Enviroschools Wellington I Te Upoko o te Ika a Māui update - news for Enviroschools across the region.
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Kia ora tātou,

As we come to the close of Term Three we are in celebration.  Conservation Week and Te Wiki o te Reo Māori have provided opportunity to reflect on all the mahi we all do every week to ensure the conservation of both our environment and our language. 

We also celebrate the future of Enviroschools within the region as we welcome Karyn Burgess back to the Enviroschools Te Upoko o te Ika a Māui Team.  Listen to a message from Karyn and Gill below.

 Karyn and Gill Stewart are now working together as our Regional Co-Coordinators

Our Facilitators are busy planning some exciting opportunities for you all in Term 4 (see below) and are starting to plan for 2019.

Please make sure you check in with them for your Enviroschools Annual Reviews (EAR) so we can meet your needs in 2019. We like to call these EARs as they are a time for us to listen to what you need to help you to continue to empower your learners as part of your programmes.

We are keen to assist you in connecting with your local community groups as we know learning happens everywhere.

We hope you have a relaxing and re-energising break.

Manaaki whenua - manaaki tangata - haere whakamua.

Care for the land - care for the people -  move forward together.

Ngā mihi mahana,

Gill and Karyn

Exploring Enviroschools Workshop

An introduction to Education for Sustainability and the Enviroschools Kaupapa for schools, teachers, principals or BOT representatives new to the Enviroschools programme.

Term 1 2019 (date TBC) at The Dowse Lower Hutt
Please register you interest here

Wairarapa Education for Sustainability Hub

Thursday October 25 4.30-6pm
REAP house 340 Queen Street

The theme is "Celebrating the Season Sustainably."

We will look at ways of enjoying the Christmas season with a green lens - gifts, activities and community connections.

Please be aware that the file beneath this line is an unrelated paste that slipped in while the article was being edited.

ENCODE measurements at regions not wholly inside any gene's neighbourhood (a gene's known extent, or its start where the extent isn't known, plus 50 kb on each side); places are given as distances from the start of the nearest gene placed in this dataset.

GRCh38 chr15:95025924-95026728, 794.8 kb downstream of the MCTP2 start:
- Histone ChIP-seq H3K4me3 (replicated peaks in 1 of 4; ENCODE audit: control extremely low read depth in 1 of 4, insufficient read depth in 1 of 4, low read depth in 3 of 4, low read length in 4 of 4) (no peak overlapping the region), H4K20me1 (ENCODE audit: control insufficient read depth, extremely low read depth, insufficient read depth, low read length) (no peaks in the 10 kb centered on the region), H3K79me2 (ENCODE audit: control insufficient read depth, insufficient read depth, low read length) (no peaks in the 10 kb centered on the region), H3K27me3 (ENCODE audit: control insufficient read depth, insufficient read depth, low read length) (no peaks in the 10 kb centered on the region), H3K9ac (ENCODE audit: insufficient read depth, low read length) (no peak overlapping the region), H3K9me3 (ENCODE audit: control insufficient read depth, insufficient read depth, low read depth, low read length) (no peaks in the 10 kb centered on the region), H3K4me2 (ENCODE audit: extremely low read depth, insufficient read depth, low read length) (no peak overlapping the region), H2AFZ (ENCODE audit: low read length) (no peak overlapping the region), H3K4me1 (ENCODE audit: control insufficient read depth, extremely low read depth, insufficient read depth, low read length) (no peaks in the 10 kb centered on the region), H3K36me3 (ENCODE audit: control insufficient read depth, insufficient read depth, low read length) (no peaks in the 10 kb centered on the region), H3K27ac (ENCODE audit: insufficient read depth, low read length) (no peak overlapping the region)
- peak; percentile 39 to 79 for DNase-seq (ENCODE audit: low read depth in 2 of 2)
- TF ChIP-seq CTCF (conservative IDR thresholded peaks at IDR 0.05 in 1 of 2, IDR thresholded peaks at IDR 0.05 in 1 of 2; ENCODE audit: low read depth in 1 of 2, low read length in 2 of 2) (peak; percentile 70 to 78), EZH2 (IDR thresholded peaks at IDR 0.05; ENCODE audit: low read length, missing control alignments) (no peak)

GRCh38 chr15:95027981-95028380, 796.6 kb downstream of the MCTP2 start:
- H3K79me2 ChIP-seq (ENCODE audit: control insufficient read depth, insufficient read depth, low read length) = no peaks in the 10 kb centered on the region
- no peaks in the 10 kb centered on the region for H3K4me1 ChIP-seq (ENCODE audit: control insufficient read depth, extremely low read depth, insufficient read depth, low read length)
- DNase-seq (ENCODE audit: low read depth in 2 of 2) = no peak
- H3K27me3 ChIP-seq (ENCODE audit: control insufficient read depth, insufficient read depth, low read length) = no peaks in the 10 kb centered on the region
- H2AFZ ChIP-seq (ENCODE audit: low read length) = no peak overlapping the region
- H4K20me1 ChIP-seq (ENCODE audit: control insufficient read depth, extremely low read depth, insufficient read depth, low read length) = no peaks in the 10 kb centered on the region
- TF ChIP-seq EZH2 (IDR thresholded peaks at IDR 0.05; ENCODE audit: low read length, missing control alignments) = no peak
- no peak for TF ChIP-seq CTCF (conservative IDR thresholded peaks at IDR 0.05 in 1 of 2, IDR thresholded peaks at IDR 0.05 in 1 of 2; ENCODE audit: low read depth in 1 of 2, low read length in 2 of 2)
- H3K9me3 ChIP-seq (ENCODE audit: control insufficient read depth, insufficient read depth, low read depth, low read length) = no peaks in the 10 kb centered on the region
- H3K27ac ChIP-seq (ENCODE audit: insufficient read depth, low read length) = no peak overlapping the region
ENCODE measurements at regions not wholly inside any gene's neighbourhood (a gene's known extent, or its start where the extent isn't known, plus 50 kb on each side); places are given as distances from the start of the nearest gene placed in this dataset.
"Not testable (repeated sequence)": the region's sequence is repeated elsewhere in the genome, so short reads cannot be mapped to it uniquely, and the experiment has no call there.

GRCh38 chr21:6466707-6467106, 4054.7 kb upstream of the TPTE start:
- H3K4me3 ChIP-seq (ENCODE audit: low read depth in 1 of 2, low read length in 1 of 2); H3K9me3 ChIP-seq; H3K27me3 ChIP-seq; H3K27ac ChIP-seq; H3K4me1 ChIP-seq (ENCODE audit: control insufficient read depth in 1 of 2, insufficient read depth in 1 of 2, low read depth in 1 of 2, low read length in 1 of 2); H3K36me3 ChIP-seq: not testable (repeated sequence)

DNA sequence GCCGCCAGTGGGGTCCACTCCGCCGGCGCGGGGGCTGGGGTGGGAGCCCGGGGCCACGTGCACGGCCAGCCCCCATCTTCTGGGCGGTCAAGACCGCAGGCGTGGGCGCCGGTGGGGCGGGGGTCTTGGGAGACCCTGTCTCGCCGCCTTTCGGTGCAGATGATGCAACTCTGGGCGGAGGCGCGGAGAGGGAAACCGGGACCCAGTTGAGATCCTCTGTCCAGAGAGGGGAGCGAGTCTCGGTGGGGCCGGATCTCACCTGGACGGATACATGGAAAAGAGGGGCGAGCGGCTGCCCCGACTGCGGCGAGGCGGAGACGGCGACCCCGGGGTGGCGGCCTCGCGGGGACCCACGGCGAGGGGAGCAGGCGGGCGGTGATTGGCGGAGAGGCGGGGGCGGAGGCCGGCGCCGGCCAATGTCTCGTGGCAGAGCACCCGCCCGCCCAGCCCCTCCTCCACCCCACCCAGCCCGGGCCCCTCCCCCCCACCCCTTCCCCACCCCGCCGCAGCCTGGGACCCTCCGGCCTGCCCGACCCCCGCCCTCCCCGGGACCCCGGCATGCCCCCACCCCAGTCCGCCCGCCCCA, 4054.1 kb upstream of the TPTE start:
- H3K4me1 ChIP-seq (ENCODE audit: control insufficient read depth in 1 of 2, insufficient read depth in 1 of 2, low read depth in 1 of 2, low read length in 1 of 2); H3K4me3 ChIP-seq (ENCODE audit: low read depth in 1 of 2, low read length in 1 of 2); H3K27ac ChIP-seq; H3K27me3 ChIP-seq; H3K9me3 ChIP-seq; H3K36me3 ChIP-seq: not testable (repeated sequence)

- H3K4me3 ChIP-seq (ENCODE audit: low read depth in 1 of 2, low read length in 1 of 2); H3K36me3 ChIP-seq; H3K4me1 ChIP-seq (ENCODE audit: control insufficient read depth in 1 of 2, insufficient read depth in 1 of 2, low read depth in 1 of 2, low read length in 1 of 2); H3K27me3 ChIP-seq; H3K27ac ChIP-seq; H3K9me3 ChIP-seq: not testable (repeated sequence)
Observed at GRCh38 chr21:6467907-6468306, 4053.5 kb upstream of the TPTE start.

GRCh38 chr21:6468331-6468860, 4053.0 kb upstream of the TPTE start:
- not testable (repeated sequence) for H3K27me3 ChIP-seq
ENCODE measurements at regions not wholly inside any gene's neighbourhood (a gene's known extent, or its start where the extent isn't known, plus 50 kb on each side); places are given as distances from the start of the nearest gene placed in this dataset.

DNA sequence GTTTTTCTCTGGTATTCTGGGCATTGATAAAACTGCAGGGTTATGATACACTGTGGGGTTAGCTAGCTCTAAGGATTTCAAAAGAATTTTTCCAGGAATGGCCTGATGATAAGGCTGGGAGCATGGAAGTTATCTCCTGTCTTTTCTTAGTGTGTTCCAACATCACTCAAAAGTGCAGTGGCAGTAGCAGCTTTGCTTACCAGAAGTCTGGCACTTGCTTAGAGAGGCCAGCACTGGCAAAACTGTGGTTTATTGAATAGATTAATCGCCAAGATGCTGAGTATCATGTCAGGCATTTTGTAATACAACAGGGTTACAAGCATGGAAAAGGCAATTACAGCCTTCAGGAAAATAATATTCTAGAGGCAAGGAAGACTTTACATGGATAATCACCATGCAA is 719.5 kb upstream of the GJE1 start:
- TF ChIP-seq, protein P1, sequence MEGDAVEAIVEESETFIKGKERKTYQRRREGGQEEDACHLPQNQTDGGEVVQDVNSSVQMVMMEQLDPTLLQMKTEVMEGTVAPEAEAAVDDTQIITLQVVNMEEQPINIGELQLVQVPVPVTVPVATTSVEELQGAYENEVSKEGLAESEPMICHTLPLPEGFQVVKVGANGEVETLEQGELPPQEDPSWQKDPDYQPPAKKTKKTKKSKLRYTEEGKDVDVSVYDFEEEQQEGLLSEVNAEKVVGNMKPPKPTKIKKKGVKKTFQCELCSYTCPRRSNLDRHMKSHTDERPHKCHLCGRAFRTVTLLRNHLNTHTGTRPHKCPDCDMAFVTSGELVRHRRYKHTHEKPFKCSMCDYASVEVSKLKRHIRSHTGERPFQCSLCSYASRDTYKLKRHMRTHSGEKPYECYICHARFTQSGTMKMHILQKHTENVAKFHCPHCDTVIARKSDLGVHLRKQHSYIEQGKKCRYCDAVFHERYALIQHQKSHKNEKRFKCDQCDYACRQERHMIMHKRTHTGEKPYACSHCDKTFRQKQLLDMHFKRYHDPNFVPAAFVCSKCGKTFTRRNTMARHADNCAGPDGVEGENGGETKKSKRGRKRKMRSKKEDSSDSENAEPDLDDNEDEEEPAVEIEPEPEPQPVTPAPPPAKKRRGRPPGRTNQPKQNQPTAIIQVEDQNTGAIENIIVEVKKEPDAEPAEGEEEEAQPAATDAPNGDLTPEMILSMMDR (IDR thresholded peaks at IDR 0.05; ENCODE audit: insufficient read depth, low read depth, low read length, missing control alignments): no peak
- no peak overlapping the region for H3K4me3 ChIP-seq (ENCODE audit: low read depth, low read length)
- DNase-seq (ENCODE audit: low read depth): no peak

Teachers will come away with some great ideas to implement, some activities to take into their teaching spaces, and maybe a few useful goodies that they've had a go at making themselves!

It will be fun, hands-on, and aimed at the Early Childhood, Junior Primary level.

Register your interest here.

Developing a Food Forest with Robert Guyton.

Friday October 26
Masterton Intermediate School

Masterton Intermediate School are hosting a student workshop on how to develop a Food Forest.  They have invited NZ Gardener columnist Robert Guyton to share his story about how to develop a piece of farmland into a lush, fruit-laden forest providing a year-round supply of food.

Robert is a sustainability pioneer, a long time organic gardener, permaculturist and heritage orchardist. .

This workshop is perfect for students in Years 5-8 with a keen interest in gardening and the environment.

Please register your interest. More information will be sent upon registration.

Te Wiki o Te Reo Māori 2018

Kia Kaha Te Reo Māori was this years Te Wiki o te Reo Māori theme. We have been encouraged to strengthen the language by continuing to use what we know and to keep extending our vocabulary.  

Our facilitators were tino harikoa to see so many schools at the Hīkoi Whakanui i te Reo Māori in Te Whanganui-a-Tara earlier this month.

Kia kaha tātou ki te kōrero, ki te whakanuia, ki te whakamana i te reo rangatira, te reo Māori, te reo tūturu o te whenua nei ie rā, ia rā, ia wiki, ia wiki!

 'Ko te reo te mauri o te mana Māori. The language is the core of our Māori culture and mana'. -   Sir James Hēnare

Parihaka Wānanga

Kaiako from Wellington and Hutt schools recently had the opportunity to engage with mana whenua from Taranaki Whānui to learn more about our local history as a follow up to the wānanga in May.This was a huge opportunity for schools to reconnect with their own school processes, to ensure they are supported by mana whenua and to deepen their understanding and practices.

Ngā mihi nui to Pekaira Rei and Taranaki whānui for sharing about the history of Parihaka as mana whenua. This is critical background to Treaty partner relationships and cultural responsiveness in our ECE and school settings.

Let your facilitator know if you would like similar PD and/or support making connection with mana whenua in your rohe.

World of Waste Tours

Enviroschools facilitator Chloe Bisley-Wright is now also facilitating World of Waste Tours for schools of Te Awakairangi/Lower Hutt. Students experience the Silverstream Landfill, Earthlink, Macaulay Metals, The Dowse Art Museum and Waste Management Recycling Centre.

This is available for Lower Hutt schools at a subsidised cost of $50 per tour (up to two tours per school per year).